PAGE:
Levoy Exil Collaboration

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This season we collaborated with Haitian artist Levoy Exil.

Levoy is a celebrated Haitian artist known for his pivotal role in the Saint Soleil art movement. Beginning his artistic journey in 1972, he joined the Saint Soleil workshops initiated by the renowned artist Tiga in 1973. This groundbreaking experiment empowered mountain-dwelling peasants with no prior exposure to art to explore spirituality and creativity, garnering international attention.

In 1975, the influential French novelist and art historian André Malraux visited Saint Soleil, recognizing the artists as conduits for spiritual expression. He dedicated a chapter in his final book, “L’Intemporel,” to the Saint Soleil movement, featuring Levoy Exil’s artwork on the cover. Exil actively participated in Saint Soleil exhibits, collaborated on a homage to Malraux, and showcased his work at the World Theater Festival in Nancy, France in 1977. Exil’s artistic career transcended borders, captivating audiences worldwide.

His art delves deep into Haitian heritage and spirituality, drawing inspiration from Voodoo spirits and vivid dreams. Using Pointillism, he created intricate compositions pulsating with images of Voodoo Loas, celestial bodies, and avian creatures, all infused with rhythmic spirituality. Each brushstroke weaves a narrative of eyes, limbs, hair, and serpentine forms, evoking mystical, abstract energy.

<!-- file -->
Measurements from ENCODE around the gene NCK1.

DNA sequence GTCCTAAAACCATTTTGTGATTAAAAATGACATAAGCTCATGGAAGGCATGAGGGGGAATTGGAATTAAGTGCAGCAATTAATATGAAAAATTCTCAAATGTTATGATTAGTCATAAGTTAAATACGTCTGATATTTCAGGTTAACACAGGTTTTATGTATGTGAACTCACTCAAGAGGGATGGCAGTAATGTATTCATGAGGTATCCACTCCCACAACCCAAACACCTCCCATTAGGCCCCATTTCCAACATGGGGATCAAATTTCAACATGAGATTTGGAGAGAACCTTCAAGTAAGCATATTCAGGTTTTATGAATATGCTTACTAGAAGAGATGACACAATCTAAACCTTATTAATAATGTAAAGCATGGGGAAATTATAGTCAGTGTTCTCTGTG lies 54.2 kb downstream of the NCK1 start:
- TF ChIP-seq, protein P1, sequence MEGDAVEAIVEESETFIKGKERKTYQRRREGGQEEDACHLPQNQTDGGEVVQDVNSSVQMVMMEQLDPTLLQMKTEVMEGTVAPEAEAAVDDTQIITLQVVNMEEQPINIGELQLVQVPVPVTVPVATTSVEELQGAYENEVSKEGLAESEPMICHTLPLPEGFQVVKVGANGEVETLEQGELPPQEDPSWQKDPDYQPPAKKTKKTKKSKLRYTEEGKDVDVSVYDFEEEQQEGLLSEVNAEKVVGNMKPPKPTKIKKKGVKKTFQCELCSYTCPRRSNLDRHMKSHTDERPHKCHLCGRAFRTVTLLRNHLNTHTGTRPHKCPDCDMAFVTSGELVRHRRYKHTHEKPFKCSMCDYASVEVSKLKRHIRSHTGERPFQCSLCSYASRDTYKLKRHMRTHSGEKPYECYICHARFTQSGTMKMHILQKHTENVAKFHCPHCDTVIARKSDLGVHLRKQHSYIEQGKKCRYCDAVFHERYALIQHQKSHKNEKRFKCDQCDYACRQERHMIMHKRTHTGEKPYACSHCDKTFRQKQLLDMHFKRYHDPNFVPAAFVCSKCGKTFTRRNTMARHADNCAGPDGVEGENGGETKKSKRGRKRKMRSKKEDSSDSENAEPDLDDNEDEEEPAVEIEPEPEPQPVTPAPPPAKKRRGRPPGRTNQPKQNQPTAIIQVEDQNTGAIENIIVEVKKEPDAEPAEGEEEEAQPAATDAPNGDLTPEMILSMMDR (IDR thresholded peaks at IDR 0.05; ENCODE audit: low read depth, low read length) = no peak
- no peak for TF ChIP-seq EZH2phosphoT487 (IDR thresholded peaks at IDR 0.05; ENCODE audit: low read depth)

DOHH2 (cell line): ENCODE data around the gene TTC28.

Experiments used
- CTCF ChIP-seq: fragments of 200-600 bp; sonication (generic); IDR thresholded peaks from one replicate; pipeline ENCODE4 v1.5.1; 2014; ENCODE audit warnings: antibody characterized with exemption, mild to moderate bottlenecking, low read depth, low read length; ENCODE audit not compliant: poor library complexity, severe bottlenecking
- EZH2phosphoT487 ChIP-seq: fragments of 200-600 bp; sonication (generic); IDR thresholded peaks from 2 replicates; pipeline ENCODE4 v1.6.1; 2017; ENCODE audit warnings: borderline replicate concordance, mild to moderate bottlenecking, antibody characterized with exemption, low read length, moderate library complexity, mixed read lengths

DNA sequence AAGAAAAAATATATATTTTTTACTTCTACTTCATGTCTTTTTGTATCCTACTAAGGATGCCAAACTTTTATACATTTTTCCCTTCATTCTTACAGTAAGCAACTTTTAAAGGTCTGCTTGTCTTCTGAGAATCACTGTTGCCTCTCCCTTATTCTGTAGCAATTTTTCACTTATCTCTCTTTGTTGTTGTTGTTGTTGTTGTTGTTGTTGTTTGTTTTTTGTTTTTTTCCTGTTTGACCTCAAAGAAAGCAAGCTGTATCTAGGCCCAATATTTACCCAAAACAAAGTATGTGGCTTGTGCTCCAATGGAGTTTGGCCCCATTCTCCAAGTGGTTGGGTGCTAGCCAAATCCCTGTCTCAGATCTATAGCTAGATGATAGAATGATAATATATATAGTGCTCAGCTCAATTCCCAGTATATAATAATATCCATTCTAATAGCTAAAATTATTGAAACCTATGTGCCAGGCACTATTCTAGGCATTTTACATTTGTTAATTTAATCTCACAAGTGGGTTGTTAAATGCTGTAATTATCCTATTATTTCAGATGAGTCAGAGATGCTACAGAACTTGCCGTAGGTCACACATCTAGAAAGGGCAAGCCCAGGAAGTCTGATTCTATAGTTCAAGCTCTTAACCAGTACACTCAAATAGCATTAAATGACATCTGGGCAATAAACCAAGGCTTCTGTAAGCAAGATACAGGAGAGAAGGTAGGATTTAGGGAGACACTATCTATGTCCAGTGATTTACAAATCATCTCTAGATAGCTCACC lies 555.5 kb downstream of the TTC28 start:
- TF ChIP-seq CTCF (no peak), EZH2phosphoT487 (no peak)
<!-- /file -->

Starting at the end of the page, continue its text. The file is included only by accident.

We used Levoy Exil's painting as an inspiration for the macrame fabric. Everything Levoy paints has spiritual meaning for him in the voodoo tradition, which we were careful to maintain. He is known for using patchworks of bright colors and graphic patterns as the foundation of his paintings. For this collection, we translated them into a patchwork of textures, all in optic white.

The fabric came to life in the hands of masterful Bolivian artisans. They began by creating the outline of the spirits with hand crochet, then each shape was filled in with a variety of macrame and irregular woven stitches, woven by hand using a needle.

Each stitch, knot and weave was painstakingly hand crafted, taking 31 artisans over 5,000 hours to complete the group. The long poncho alone took 1,500 hours.

Levoy Exil Gabriela Hearst

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